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Stories Need to be Told

by on October 10, 2017

I’m reminded of stories for many reasons, not just because libraries hold mountains of story books, both true and fiction, but because I run into stories every day with people I meet, which need to be told. Here are some examples:

  • We were attending a parade and a man passed by us, saying something to my wife, right up close in her face. Then he walked across the street. He looked rather shabby but was not mean. My wife was uncomfortable when he came back several times saying something to her each time, then walking away. A police department bagpiper came over to stand next to my wife—he had seen what was happening. He started to talk to the man. It turned out the man was homeless. The bagpiper/policeman asked him if he had a place to sleep that night. The homeless man said he did. He also told us proudly what ship he served on in the war. As he said quietly, “I’m just doing the best I can,” then he slid his back down the metal telephone pole he was leaning against until he was sitting on the ground. Our dog, a champion Border Terrier, Duggan, saw this, and went to him, put his paws on either side of his neck and gave him a kiss. The man hugged Duggan back and gave him a few nice scratches. Duggan stayed there with the man for a few more minutes. Tears appeared in my wife’s eyes. Here was a proud man who fought in WWII, was without a home, and found someone, a dog, loving him.
  • I recently attended a friend’s brother’s memorial service, and heard stories of a rather remarkable person, not well known with a reasonable job, and never married…but fun, humorous, intelligent, and gracious with others, stories that others will remember for years and share.
  • Plateau Area Writers Association launched a “Write Me a Story” contest for middle school students a few years ago, and while I’m not sure I want to remember some of those stories about death and destruction, there were some remarkable entries that caught everyone’s attention; you knew it was from experience; some bad, and some good. The association also has published an anthology Unexpected Heroes, short stories about people who have had great influence on member authors’ lives.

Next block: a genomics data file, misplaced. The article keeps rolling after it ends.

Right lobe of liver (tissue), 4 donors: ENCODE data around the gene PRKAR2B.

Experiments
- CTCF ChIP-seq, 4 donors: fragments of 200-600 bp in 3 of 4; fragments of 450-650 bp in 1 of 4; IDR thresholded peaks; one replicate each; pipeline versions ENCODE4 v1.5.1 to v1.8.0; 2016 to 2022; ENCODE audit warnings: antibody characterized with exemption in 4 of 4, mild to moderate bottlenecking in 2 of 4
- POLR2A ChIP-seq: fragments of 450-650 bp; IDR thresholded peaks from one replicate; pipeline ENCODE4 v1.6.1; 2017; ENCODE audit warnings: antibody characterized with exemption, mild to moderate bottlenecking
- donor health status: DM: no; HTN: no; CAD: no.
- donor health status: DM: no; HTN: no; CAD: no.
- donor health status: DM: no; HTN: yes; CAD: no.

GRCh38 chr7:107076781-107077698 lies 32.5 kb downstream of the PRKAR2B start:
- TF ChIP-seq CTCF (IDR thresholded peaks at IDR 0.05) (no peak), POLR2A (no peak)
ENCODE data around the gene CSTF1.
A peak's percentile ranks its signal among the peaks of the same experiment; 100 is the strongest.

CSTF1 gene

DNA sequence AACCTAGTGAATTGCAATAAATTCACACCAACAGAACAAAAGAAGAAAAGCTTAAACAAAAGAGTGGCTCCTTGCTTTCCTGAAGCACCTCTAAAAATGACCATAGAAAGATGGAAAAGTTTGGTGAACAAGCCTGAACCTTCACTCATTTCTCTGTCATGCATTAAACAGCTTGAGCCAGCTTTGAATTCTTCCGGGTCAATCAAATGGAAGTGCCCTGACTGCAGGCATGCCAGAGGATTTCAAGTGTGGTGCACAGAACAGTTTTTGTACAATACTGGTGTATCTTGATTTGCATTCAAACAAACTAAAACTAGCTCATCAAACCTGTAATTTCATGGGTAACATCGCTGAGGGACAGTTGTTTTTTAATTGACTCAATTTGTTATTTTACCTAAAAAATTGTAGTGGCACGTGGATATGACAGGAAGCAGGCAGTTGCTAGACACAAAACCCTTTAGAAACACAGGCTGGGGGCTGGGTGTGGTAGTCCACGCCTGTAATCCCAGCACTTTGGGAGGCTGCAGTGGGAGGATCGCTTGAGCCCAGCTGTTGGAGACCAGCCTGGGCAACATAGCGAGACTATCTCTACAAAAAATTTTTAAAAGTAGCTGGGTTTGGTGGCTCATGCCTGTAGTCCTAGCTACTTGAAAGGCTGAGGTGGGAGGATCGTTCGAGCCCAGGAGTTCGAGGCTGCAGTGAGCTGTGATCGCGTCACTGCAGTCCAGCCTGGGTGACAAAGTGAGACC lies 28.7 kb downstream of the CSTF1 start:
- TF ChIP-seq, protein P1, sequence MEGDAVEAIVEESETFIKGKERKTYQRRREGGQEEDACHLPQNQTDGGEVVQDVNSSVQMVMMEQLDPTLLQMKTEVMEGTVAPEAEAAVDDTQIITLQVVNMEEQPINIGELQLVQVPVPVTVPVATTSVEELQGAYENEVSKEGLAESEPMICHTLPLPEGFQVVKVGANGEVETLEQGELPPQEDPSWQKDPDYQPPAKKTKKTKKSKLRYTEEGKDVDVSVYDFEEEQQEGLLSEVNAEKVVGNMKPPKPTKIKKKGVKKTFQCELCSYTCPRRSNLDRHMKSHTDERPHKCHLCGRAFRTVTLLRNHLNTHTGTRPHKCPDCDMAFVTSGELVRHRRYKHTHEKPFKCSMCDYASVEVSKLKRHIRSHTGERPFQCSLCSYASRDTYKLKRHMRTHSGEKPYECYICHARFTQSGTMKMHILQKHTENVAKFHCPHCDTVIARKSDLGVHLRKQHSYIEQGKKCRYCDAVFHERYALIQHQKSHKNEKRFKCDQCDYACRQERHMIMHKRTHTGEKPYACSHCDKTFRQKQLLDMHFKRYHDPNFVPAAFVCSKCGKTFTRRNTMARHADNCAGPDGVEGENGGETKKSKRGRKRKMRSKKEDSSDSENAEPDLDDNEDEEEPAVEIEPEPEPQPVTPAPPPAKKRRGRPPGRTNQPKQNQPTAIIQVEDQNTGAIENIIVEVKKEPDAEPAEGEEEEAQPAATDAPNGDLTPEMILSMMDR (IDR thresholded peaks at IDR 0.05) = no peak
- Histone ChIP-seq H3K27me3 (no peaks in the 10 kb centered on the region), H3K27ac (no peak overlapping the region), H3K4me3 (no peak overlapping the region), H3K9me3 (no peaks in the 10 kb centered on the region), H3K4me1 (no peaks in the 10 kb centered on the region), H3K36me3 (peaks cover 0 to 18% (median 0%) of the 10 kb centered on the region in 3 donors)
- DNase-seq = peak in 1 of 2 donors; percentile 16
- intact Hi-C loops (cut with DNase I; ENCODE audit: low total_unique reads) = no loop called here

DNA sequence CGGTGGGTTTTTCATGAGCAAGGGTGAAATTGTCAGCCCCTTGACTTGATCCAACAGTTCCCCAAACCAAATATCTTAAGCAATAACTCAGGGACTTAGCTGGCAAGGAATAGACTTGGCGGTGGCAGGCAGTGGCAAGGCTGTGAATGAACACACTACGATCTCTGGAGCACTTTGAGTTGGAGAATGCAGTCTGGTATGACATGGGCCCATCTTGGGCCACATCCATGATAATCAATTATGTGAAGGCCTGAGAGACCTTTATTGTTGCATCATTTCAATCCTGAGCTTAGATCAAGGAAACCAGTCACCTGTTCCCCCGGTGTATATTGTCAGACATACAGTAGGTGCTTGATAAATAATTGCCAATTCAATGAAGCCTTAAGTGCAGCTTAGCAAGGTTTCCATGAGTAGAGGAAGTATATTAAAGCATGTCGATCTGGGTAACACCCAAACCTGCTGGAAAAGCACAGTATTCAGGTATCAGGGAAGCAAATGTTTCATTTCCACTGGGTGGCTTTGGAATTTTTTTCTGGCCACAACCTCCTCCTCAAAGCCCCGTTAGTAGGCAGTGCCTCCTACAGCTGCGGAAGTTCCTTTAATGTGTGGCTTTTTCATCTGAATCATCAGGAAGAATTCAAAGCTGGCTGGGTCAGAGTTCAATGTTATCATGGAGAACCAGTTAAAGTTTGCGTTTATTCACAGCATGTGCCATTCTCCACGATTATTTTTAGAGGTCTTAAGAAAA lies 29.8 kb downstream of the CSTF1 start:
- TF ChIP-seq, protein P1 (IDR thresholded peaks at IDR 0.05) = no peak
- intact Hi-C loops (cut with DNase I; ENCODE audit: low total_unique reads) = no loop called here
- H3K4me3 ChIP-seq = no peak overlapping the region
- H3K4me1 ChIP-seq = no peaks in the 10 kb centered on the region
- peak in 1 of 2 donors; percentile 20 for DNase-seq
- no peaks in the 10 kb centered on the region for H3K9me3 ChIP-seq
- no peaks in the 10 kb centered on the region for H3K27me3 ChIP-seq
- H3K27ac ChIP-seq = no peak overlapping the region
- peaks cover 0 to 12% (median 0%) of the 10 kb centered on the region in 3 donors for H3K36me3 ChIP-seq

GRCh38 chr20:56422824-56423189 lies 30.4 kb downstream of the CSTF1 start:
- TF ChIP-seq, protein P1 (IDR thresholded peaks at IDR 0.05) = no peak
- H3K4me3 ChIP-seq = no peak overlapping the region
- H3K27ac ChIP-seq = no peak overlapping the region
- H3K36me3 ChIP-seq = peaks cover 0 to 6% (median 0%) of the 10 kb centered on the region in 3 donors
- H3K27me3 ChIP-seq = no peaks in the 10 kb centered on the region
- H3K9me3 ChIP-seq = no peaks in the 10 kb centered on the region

• A few years ago, I received a blank book entitled, Grandpa, tell me your stories. 365 basically blank pages to write a story a day. On each page is a thought or question to start me out, telling my grandchildren what it is like being me.
  • At some point I finished reading the first volume of an autobiography of a Tacoma, Washington antique dealer. All the ways I found to Hurt Myself was a humorous look at his life that he could look back and laugh about, but also a bit of history of the area.
  • I’m also the holder of a short history of The Alley Cats, a Dixieland band that held forth at many parties on the University of Michigan campus in Ann Arbor; the Savoy in Boston; contest winner of the Arthur Godfrey’s show in New York; and various summer resorts around Michigan between 1949 and 1953. The “history” is entitled, Tales of an Alley Cat: The gospel Truth & Apocrypha: Facts behind the Truth (and also in front of it) by R. Grant Smith (the original piano player, later the clarinetist.) I instigated this work after talking with Bob Milne, the ragtime pianist. Grant writes, “The blame for committing this collection of mind-numbing stories to paper lies solely on the shoulders of Paul Jackson, who urged me to compile this literary ambush. All lawsuits and other legal actions (both criminal and civil) resulting from reading all or any portion of this publication are to be directed to him.” The stories are hilarious, and as ‘designated driver’ in attendance during some of the recited events. I have added addenda facts…err, stories, as I remember them. Grant is also the author of, From Saginaw Valley to Tin Pan Alley: Saginaw’s Contribution to American Popular Music, 1890-1955.

Libraries have many patrons with wonderful stories to tell, and librarians should be working to learn of those, enrich your community by informing others of the great wealth of knowledge among your patrons.


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